Treaty of Versailles (1871)

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Treaty of Versailles
TypeBilateral treaty
Signed26 February 1871 (1871-02-26)
LocationParis, France
  •  Germany
  •  France

The Treaty of Versailles of 1871 ended the Franco-Prussian War and was signed by Adolphe Thiers of the Third French Republic and Otto von Bismarck of the newly-formed German Empire on 26 February 1871. A preliminary treaty, it was used to solidify the initial armistice of 28 January between the powers.[1] It was ratified by the Treaty of Frankfurt on 10 May of the same year which confirmed the supremacy of the German Empire, replacing France as the dominant military power on the European continent.

Paris's governing body, the Government of National Defense had made an armistice, effective from 28 January, by surrendering to the Germans to end the siege of Paris; Jules Favre, a prominent French politician, did so, meeting with Bismarck in Versailles to sign the armistice. Adolphe Thiers emerged by the time of a formal treaty as the new French leader as the country began reconstructing its government.


Disruption of the French government[edit]

In the first seven weeks of the Franco-Prussian War, Prussian and other German forces experienced several great military successes against the struggling French government, including the capture of the current French emperor, Napoleon III at the Battle of Sedan on 2 September 1870. This caused the collapse of Second French Empire, to be replaced by a Government of National Defense on 4 September. The Government of National Defense served as an interim governing body before a new French Republic could hold elections, and received unfavorable responses from Parisians as it was unable to break the siege. Statesmen evacuated to establish offices in Bordeaux and Tours, which left French government officials unable to communicate, further upsetting the structure of the state and weakening the government.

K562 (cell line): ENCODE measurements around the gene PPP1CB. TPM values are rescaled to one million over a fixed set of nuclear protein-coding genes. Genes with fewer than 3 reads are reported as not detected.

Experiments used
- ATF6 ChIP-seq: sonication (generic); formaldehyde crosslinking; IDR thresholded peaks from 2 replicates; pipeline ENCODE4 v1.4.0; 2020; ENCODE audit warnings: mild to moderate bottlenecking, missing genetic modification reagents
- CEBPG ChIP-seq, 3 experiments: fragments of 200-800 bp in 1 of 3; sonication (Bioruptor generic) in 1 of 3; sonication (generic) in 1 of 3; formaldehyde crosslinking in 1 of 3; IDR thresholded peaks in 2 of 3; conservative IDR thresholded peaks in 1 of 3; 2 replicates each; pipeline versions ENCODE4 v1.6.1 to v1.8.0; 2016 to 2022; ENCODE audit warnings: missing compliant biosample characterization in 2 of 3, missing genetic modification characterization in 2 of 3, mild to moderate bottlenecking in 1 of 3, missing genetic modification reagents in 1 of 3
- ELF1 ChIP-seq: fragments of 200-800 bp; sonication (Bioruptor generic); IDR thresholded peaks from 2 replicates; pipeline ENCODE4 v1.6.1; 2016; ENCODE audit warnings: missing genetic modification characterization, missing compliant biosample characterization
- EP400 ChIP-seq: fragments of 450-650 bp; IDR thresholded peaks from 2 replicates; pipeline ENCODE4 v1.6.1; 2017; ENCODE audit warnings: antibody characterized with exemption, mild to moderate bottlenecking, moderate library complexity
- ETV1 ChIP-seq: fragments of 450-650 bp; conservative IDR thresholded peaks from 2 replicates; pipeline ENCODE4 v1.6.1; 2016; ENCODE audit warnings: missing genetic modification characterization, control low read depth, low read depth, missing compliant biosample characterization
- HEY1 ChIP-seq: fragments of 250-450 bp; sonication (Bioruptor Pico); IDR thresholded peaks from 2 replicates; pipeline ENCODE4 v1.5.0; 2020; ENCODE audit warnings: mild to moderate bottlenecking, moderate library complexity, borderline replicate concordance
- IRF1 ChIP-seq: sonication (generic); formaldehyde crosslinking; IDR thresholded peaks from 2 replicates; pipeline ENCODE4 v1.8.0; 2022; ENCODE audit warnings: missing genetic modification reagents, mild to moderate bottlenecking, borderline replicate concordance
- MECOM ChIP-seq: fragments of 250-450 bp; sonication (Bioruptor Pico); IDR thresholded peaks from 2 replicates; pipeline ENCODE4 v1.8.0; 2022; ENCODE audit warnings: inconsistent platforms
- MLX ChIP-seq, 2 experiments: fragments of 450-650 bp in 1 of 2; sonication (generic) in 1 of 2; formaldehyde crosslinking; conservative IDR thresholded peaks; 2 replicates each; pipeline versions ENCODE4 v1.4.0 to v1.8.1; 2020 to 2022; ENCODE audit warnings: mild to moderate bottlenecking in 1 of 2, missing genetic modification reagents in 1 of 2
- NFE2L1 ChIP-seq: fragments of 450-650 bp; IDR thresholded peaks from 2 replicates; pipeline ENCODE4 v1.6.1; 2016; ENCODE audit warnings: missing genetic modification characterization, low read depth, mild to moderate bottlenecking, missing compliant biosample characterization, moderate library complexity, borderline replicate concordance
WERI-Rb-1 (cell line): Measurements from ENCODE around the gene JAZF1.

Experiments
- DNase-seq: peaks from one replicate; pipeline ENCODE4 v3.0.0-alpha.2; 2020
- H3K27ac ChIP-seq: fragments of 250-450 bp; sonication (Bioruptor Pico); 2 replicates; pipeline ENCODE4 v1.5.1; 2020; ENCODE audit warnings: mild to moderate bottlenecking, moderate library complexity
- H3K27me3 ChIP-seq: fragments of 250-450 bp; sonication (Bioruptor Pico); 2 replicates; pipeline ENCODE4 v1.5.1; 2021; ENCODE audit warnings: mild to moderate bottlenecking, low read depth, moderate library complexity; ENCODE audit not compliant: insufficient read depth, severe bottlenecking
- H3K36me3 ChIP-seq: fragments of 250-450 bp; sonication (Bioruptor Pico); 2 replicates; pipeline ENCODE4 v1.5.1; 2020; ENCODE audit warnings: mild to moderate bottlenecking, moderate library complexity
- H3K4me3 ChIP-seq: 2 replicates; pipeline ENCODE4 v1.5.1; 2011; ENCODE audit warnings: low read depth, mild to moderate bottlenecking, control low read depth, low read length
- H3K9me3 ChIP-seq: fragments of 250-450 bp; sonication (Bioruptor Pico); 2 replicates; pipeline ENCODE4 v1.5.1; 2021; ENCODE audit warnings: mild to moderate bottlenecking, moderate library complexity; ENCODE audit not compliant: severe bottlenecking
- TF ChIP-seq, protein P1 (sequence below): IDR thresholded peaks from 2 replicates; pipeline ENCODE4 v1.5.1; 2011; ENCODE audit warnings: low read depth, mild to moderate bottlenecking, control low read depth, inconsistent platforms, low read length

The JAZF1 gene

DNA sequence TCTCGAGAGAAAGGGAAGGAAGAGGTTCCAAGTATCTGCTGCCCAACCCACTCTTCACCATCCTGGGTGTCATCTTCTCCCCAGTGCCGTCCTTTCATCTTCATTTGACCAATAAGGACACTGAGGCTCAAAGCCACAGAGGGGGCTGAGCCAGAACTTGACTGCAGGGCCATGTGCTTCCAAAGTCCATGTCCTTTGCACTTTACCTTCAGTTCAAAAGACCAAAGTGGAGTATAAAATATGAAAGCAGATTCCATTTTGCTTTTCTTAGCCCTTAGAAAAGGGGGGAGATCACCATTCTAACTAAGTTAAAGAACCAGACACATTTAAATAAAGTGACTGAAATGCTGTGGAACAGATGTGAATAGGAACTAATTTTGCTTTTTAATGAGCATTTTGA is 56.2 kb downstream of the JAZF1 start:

German unification[edit]

While the French government deteriorated, Bismarck succeeded in achieving the unification of most of Germany on 18 January 1871, creating the German Empire. King Wilhelm I of Prussia was declared Kaiser of the newly created empire in the Hall of Mirrors in the Versailles Palace. The new German command structure wanted to sign a peace treaty to gain France's colonial possessions; however, Bismarck opted for an immediate truce as his primary reason for war, German unification, had already been accomplished. He was concerned that further violence would render more German casualties and draw French resentment. He was also wary of drawing attention from other European nations, fearing that they might be moved to intervene if the new German state appeared power-hungry. Both sides were eager to sign a treaty by the beginning of February 1871.

Provisions of the treaty[edit]

The terms of the treaty included a war indemnity of five billion francs to be paid by France to Germany. The German army would continue to occupy parts of France until the payment was complete. The treaty also recognized Wilhelm I as the Kaiser of the newly united German Empire. Preliminary discussion began on the cession of Alsace and the Moselle region of Lorraine, to Germany. Despite Bismarck's objections, Moltke and his generals insisted that the territory was necessary as a defensive barrier. Bismarck opposed the annexation because he did not wish to make Germany a permanent enemy of France.[2] The portion annexed of Alsace-Lorraine was later slightly reduced at the Treaty of Frankfurt, allowing France to retain the Territory of Belfort.


The signatories were:[3]

Further reading[edit]

  • Abrams, Lynn. Bismarck and the German Empire, 1871-1918. New York: Routledge, 1995.
  • Howard, Michael Eliot. The Franco-Prussian War: The German Invasion of France, 1870-1871. New York: Routledge, 2001.
  • Hozier, Henry Montague and Adams, William Henry Davenport. The Franco-Prussian War: Its Causes, Incidents, and Consequences. London: W. Mackenzie, 1872.
  • Wawro, Geoffrey. The Franco-Prussian War: the German conquest of France in 1870-1871. Cambridge: Cambridge University Press, 2003.


  1. ^ George W. Kyte (1946), "The Vanquished Must Surrender: Jules Favre and the Franco-German Armistice of 1871", Historian, 9: 19–36.
  2. ^ Taylor, A.J.P. (1988). Bismarck: The Man and the Statesman. Hamish Hamilton. p. 133. ISBN 0-241-11565-5.
  3. ^ a b c d e f g Handbooks Prepared Under the Direction of the Historical Section of the Foreign Office: International affairs, no. 148. H.M. Stationery Office. 1920. p. 154. Retrieved 28 April 2023.

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